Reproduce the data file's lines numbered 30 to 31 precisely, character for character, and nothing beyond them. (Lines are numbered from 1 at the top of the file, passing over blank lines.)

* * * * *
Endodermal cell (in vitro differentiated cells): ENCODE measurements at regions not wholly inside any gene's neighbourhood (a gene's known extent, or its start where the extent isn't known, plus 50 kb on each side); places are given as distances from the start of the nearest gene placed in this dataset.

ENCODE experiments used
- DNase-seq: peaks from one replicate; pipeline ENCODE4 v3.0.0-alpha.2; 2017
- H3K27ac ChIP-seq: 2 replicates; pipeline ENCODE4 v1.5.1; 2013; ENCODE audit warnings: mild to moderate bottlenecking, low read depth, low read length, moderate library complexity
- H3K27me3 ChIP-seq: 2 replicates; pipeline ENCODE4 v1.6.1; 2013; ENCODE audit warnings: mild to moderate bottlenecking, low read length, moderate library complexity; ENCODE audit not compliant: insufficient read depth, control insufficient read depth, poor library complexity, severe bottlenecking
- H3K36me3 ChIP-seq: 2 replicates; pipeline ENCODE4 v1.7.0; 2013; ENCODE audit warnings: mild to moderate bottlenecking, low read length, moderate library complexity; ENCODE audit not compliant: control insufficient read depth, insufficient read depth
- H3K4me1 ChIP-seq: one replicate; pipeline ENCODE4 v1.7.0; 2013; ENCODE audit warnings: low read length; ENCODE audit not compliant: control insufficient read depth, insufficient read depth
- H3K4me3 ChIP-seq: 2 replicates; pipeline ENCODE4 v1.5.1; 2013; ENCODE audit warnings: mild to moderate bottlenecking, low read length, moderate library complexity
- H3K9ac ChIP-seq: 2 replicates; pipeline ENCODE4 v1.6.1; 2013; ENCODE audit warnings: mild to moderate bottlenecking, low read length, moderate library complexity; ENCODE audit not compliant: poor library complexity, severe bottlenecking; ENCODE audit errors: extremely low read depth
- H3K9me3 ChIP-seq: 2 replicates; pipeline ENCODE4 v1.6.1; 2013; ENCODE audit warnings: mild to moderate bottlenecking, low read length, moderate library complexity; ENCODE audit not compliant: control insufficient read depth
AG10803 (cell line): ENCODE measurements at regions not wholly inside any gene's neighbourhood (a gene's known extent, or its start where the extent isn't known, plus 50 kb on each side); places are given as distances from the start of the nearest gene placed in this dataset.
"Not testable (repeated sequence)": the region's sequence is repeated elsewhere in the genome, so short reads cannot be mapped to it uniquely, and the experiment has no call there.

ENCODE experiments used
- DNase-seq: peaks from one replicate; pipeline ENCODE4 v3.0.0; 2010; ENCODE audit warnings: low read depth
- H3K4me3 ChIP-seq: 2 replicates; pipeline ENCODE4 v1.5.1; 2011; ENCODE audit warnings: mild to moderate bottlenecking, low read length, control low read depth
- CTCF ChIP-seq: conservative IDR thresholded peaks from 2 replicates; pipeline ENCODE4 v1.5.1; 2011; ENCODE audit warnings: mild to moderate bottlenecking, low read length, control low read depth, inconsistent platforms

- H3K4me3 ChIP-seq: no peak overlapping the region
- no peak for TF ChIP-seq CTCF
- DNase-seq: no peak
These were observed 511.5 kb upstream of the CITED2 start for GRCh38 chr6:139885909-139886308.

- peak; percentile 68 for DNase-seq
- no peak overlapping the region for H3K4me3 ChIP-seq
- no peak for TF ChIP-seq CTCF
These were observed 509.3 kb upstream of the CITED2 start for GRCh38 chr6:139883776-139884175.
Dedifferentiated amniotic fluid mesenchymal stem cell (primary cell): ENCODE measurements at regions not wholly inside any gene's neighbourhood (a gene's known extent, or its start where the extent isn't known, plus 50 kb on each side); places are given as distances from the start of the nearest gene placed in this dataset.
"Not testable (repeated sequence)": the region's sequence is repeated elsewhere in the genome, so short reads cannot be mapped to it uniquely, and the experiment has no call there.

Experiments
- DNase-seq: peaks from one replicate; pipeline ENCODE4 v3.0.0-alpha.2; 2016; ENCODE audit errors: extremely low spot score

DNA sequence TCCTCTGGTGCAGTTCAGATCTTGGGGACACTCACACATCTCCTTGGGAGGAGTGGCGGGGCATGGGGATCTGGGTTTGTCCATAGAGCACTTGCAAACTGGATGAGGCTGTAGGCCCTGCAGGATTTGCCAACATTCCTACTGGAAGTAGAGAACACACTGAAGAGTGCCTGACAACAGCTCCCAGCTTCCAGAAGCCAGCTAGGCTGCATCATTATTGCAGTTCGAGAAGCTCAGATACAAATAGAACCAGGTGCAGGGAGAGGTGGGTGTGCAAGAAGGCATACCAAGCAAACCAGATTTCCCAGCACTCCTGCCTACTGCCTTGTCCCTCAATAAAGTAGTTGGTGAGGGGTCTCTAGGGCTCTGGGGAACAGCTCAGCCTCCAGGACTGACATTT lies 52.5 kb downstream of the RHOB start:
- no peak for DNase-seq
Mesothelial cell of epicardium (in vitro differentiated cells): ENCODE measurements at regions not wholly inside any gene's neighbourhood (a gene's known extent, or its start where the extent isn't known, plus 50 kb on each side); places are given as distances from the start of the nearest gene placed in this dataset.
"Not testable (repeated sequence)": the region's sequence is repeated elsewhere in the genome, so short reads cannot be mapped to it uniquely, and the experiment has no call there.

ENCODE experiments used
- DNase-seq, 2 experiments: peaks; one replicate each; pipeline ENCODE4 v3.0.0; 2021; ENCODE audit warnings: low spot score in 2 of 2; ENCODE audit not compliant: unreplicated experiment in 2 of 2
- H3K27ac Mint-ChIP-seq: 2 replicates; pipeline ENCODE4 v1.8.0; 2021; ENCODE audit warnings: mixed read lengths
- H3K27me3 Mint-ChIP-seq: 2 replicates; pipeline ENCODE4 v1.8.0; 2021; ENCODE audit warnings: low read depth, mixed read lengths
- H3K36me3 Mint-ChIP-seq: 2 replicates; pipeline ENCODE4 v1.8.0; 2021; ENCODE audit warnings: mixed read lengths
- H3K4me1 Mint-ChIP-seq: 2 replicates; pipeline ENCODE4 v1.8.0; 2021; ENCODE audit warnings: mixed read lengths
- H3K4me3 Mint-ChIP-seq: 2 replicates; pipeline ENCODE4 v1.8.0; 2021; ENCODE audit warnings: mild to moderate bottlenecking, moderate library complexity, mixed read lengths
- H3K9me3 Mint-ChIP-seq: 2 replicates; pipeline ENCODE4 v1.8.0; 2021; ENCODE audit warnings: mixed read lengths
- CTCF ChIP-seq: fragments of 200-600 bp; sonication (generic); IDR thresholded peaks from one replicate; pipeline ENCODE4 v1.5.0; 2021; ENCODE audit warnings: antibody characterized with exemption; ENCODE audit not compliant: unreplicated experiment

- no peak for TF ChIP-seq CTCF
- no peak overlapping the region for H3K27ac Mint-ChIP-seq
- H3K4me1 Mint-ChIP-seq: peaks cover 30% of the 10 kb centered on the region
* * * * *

- no peak for DNase-seq
Mesothelial cell of epicardium (in vitro differentiated cells): ENCODE measurements at regions not wholly inside any gene's neighbourhood (a gene's known extent, or its start where the extent isn't known, plus 50 kb on each side); places are given as distances from the start of the nearest gene placed in this dataset.